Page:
UK Syria vote leaves US asking 'what's so special?'

Protesters outside the White House against military intervention in Syria
Americans have shown scant interest in intervention in Syria

The vote of British MPs against military intervention in Syria is likely to send shock waves through the Obama administration. Britain has tended to march in lockstep with the US and this rejection of President Barack Obama's argument will leave bruises.

Before the vote the administration was fairly sanguine about David Cameron's difficulties and the delay in the UK joining any action.

It may be a different story now that it is clear Britain, so often cast as America's poodle, won't take part at all.

A senior administration official has told the BBC that they will continue to consult with the UK government, whom they call "one of our closest allies and friends".

But the official adds: "President Obama's decision-making will be guided by what is in the best interests of the US. He believes that there are core interests at stake for the US and that countries who violate international norms regarding chemical weapons need to be held accountable."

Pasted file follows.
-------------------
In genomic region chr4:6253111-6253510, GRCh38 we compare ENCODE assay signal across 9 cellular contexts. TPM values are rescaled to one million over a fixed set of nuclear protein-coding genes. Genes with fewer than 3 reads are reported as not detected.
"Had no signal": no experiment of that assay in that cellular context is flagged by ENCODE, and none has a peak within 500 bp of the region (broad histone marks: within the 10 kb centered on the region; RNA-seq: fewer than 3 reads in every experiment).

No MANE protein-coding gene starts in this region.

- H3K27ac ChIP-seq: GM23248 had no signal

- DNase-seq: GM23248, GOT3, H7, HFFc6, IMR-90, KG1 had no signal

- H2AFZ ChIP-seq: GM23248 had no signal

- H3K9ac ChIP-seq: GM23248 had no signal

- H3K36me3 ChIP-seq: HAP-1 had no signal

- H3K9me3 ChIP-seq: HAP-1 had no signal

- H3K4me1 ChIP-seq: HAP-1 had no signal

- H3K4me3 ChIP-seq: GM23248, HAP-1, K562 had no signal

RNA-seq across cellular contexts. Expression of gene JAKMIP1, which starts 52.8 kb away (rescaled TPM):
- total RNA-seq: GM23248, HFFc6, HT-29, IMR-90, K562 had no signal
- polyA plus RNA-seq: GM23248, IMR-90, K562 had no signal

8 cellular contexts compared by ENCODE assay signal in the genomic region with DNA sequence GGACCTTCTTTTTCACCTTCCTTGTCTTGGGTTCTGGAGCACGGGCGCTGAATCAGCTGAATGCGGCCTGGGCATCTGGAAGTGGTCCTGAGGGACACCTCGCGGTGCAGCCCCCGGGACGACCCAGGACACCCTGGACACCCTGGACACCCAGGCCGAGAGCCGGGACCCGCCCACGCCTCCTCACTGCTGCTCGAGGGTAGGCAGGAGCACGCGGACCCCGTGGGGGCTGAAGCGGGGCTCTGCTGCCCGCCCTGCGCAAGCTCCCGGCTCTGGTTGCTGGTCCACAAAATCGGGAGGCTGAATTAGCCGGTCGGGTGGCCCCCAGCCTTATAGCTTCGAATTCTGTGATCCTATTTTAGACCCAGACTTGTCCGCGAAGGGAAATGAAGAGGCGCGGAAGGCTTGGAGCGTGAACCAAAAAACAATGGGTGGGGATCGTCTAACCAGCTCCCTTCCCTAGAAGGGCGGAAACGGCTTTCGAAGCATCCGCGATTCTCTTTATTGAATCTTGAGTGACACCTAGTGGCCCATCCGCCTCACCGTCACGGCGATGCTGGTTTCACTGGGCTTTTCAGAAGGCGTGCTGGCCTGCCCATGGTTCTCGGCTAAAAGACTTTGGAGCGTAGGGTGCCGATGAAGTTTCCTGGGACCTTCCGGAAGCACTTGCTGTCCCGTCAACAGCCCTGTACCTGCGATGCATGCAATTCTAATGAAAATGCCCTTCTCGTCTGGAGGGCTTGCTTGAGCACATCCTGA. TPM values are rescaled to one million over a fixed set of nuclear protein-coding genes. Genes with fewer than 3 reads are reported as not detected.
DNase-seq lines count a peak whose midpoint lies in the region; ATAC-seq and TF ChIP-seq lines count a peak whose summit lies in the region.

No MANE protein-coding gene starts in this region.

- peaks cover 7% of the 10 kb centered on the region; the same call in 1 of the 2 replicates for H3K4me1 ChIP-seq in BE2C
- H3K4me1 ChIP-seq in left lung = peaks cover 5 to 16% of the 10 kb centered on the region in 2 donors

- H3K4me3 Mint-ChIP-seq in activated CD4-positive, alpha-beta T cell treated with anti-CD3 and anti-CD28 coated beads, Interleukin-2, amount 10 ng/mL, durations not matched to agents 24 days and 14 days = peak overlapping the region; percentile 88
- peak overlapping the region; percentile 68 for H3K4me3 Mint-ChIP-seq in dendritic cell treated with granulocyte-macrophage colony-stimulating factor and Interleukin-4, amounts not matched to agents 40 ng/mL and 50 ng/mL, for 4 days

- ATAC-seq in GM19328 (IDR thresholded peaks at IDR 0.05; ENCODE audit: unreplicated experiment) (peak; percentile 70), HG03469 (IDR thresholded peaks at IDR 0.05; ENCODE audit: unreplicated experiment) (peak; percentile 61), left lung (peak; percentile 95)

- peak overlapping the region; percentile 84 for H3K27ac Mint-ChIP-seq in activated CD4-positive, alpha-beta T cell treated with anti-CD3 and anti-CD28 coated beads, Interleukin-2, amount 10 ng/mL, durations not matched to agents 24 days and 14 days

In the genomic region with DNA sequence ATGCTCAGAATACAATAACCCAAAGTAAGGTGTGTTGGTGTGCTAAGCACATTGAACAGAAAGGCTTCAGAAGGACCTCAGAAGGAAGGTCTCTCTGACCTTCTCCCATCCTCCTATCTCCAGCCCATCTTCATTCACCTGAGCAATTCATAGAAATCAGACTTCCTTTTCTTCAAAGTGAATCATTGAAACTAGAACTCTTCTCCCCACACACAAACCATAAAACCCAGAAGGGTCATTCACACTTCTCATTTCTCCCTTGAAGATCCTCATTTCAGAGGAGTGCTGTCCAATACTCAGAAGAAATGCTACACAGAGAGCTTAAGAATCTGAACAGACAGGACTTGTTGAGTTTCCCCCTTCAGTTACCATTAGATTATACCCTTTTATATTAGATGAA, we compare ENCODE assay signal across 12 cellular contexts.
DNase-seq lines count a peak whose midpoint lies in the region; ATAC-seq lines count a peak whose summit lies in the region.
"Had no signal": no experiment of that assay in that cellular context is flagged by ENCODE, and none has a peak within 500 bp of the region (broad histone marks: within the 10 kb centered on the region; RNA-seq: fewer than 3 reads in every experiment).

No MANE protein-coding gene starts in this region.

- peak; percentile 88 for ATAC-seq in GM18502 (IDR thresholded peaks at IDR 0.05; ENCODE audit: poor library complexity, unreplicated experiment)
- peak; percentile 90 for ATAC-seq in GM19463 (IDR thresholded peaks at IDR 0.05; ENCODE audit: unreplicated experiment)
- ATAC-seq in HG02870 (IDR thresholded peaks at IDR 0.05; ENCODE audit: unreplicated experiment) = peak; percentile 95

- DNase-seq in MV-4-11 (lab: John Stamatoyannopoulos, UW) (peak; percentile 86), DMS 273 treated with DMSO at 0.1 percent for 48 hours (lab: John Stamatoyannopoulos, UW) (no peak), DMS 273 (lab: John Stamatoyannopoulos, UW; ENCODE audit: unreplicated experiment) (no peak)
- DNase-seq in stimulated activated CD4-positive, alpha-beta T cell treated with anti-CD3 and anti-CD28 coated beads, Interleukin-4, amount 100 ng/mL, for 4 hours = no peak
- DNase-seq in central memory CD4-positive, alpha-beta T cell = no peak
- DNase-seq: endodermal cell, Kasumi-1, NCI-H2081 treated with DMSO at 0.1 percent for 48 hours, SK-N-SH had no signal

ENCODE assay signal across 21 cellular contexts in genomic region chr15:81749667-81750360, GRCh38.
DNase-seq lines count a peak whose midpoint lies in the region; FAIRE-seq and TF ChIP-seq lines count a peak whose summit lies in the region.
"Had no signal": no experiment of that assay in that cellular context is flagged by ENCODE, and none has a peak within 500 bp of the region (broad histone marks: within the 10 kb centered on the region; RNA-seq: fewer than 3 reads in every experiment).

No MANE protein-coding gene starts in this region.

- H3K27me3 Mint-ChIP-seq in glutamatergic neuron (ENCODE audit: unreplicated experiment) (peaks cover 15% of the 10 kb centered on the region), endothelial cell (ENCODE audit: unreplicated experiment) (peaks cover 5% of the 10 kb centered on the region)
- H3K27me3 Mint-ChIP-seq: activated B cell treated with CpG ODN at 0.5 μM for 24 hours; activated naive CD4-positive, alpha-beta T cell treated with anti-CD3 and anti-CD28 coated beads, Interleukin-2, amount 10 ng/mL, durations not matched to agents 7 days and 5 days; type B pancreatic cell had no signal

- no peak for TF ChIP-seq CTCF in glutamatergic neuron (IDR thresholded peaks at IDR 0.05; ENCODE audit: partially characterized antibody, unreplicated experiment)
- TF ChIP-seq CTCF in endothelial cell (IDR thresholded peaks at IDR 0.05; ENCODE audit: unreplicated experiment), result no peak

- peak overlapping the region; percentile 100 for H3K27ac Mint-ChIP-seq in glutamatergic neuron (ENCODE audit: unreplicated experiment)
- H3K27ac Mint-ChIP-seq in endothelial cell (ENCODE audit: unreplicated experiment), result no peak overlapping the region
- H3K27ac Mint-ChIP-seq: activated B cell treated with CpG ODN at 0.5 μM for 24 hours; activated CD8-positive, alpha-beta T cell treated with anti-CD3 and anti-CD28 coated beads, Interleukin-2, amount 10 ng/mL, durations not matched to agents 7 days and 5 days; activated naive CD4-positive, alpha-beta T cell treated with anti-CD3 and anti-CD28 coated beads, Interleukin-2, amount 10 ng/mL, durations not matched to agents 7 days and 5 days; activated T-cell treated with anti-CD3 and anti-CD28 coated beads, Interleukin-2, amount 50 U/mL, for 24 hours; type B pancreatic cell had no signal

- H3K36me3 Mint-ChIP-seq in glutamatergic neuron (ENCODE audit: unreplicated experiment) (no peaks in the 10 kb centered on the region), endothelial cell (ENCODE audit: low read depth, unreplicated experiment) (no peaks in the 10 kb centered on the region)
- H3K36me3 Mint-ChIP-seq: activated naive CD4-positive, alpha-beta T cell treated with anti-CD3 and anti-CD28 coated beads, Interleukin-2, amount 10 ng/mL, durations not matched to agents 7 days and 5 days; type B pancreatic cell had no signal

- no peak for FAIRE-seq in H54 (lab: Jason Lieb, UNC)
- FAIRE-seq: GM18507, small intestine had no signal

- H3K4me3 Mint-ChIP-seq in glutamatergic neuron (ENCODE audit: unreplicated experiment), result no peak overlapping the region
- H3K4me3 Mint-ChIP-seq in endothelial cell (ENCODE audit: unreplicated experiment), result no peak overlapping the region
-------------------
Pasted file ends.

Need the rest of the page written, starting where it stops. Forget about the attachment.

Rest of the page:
In other words, America could go it alone.

But that is uncomfortable. There is no question that it has the military might, though that is hardly the point.

Mr Obama has always made a point of seeking the widest possible international support.

To be abandoned by such a close ally leaves him looking particularly exposed.

My guess is that there will be renewed emphasis on the role of the French, the Turks and perhaps others. It will strengthen the hand of those in Congress who argue they should have their own vote.

It undermines the effort of the president to sell action to his own people, who seem to be deeply unimpressed by his arguments so far (the last opinion poll I saw had just 9% backing intervention).

I imagine there will be a lot of apologetic British officials in Washington trying to reassure their American counterparts that this is a one-off and won't affect the special relationship.

But that relationship is only to an extent about culture and history and language - it is about the military and intelligence relationship above all.

If Britain can't deliver, it will leave some in the US asking "what's so special?"